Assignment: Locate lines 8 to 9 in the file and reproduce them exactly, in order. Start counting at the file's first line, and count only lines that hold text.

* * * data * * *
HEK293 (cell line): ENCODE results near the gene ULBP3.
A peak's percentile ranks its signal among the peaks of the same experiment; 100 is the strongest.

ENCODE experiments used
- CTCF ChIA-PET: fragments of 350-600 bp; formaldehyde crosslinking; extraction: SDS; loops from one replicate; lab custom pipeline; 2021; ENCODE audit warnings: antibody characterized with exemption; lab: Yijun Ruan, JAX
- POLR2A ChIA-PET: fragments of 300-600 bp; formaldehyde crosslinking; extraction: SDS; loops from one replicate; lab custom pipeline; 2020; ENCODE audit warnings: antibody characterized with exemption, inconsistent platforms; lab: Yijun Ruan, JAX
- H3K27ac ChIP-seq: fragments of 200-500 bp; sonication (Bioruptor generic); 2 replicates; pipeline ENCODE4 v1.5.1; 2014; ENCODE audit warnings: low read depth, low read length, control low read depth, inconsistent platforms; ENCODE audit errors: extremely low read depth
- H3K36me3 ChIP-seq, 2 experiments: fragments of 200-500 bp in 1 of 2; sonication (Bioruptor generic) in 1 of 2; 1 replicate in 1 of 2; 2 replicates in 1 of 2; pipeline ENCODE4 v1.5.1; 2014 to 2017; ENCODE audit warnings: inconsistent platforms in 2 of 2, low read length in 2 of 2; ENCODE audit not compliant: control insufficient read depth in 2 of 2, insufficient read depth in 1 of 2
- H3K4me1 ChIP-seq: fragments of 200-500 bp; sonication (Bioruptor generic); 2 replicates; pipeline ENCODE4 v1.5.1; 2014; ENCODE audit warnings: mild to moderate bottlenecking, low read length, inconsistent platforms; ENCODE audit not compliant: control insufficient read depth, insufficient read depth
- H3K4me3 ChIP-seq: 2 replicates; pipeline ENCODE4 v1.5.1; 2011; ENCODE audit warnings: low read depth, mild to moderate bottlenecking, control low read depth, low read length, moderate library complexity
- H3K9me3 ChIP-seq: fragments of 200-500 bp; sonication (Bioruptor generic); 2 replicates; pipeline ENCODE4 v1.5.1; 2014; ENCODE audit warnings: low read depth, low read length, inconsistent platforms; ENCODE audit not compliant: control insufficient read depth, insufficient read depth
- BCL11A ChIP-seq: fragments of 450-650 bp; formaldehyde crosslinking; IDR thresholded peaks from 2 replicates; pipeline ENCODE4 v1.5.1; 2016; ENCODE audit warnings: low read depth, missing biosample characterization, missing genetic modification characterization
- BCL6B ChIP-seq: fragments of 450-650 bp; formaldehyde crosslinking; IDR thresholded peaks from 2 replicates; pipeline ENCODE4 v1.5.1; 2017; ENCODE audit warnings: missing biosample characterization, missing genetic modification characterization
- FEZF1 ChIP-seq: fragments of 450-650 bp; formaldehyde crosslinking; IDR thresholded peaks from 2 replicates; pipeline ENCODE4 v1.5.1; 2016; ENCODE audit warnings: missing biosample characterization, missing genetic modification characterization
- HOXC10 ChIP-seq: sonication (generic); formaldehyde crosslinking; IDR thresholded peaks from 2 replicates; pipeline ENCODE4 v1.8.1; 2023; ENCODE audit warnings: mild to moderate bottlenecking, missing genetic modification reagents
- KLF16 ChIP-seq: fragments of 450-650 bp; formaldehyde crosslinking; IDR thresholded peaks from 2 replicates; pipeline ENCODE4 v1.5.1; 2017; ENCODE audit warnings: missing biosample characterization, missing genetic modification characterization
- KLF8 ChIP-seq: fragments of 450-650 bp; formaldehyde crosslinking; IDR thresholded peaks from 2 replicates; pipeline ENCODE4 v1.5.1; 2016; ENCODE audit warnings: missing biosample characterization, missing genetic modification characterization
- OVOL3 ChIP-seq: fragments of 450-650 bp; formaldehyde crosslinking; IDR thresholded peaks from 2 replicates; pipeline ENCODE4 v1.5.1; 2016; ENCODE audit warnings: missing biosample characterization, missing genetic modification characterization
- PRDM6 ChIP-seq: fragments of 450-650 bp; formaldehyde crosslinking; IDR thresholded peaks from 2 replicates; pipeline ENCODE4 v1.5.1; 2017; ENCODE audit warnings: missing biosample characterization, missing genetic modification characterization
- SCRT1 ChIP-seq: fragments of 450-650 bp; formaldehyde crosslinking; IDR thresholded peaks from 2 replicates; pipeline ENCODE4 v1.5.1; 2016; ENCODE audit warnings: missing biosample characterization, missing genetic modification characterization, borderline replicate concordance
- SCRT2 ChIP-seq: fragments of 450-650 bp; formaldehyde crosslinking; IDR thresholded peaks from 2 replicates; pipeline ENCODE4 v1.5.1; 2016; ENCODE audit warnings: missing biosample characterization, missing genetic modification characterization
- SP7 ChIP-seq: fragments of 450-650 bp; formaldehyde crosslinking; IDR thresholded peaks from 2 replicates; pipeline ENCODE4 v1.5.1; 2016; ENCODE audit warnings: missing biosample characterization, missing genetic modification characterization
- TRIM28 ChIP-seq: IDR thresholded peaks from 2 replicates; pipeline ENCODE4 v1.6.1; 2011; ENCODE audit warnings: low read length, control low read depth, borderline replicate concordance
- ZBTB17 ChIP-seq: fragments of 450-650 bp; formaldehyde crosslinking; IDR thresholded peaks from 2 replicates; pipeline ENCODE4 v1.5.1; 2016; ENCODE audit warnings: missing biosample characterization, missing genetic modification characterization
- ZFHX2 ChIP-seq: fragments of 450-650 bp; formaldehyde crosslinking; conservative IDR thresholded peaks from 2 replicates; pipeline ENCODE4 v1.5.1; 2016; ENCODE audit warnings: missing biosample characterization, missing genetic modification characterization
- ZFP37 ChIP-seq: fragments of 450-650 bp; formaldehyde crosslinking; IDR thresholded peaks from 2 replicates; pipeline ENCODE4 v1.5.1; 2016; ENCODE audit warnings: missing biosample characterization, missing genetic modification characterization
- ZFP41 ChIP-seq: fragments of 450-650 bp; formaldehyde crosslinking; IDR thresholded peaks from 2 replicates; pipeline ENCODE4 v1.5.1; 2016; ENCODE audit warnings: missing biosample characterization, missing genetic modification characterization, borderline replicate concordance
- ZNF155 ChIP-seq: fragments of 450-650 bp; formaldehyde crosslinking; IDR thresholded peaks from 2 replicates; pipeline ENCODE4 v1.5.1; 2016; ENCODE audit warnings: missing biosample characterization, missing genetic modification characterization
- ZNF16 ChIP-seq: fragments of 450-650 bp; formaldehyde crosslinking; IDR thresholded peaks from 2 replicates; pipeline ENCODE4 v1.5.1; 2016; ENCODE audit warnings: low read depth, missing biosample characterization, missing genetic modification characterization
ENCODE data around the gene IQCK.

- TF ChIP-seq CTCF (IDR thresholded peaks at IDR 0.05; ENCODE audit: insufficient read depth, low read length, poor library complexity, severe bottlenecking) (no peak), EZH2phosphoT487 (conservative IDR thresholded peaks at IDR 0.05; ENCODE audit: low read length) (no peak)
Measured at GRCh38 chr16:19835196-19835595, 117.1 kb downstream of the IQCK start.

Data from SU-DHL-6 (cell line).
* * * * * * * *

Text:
- H3K4me1 ChIP-seq: fragments of 200-500 bp; sonication (Bioruptor generic); 2 replicates; pipeline ENCODE4 v1.5.1; 2014; ENCODE audit warnings: mild to moderate bottlenecking, low read length, inconsistent platforms; ENCODE audit not compliant: control insufficient read depth, insufficient read depth
- H3K4me3 ChIP-seq: 2 replicates; pipeline ENCODE4 v1.5.1; 2011; ENCODE audit warnings: low read depth, mild to moderate bottlenecking, control low read depth, low read length, moderate library complexity